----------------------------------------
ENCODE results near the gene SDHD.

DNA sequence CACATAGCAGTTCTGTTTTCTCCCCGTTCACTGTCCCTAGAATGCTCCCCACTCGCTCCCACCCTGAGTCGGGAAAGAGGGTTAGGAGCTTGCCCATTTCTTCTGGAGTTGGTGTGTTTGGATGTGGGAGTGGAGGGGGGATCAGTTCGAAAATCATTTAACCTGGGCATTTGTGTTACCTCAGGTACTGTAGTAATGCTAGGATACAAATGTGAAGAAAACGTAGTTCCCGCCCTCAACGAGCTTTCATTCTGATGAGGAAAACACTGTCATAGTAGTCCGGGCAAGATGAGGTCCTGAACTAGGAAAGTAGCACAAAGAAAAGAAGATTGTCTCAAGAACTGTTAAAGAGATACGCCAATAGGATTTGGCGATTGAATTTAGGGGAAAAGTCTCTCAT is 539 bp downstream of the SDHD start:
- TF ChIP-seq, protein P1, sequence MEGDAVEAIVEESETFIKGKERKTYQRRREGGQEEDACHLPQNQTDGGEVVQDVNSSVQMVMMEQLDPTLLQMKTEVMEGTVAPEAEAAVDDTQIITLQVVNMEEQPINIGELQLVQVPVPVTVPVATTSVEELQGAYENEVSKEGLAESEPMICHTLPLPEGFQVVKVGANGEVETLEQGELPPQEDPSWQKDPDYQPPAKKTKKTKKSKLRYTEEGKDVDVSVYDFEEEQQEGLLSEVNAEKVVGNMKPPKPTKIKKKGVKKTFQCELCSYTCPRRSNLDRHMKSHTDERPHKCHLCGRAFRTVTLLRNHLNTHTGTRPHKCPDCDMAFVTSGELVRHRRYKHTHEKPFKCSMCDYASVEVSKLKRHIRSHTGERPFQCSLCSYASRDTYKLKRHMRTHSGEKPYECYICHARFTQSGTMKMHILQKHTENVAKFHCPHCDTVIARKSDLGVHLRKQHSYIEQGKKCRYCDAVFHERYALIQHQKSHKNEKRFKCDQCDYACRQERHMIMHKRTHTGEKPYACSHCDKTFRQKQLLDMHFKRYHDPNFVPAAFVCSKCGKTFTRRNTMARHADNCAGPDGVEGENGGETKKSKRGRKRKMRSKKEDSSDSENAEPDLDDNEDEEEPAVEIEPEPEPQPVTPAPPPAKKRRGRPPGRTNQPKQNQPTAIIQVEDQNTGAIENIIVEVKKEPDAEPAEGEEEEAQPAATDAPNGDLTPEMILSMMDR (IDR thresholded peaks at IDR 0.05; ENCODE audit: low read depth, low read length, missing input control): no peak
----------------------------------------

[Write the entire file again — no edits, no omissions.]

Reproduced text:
ENCODE results near the gene SDHD.

DNA sequence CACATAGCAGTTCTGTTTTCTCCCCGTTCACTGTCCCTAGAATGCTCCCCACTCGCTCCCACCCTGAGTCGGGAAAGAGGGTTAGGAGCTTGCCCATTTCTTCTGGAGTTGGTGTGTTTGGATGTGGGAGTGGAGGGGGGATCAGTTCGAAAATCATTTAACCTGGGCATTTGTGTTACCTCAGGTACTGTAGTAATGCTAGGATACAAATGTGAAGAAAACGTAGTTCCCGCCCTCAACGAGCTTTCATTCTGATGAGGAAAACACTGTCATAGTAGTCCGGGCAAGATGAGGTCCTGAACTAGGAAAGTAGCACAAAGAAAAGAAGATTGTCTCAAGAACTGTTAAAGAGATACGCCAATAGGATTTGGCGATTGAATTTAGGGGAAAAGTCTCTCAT is 539 bp downstream of the SDHD start:
- TF ChIP-seq, protein P1, sequence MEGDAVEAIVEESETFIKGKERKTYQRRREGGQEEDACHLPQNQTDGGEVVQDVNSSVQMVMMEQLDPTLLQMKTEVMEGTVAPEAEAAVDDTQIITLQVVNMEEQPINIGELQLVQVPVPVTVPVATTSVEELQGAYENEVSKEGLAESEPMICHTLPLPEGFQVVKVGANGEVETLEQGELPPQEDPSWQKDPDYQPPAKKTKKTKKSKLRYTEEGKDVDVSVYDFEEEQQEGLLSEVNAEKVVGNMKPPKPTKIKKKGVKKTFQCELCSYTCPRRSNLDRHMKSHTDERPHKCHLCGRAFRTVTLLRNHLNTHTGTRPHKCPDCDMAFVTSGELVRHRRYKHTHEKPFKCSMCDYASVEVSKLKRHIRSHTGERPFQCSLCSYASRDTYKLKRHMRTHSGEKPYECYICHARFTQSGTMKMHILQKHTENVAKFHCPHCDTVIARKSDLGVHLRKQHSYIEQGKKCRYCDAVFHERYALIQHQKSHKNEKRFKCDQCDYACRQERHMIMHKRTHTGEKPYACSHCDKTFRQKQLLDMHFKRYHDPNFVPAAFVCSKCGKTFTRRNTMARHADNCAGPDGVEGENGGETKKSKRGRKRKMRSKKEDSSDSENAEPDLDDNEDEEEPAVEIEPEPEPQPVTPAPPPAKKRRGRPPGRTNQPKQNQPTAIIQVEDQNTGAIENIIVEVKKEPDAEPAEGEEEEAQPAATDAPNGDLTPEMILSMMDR (IDR thresholded peaks at IDR 0.05; ENCODE audit: low read depth, low read length, missing input control): no peak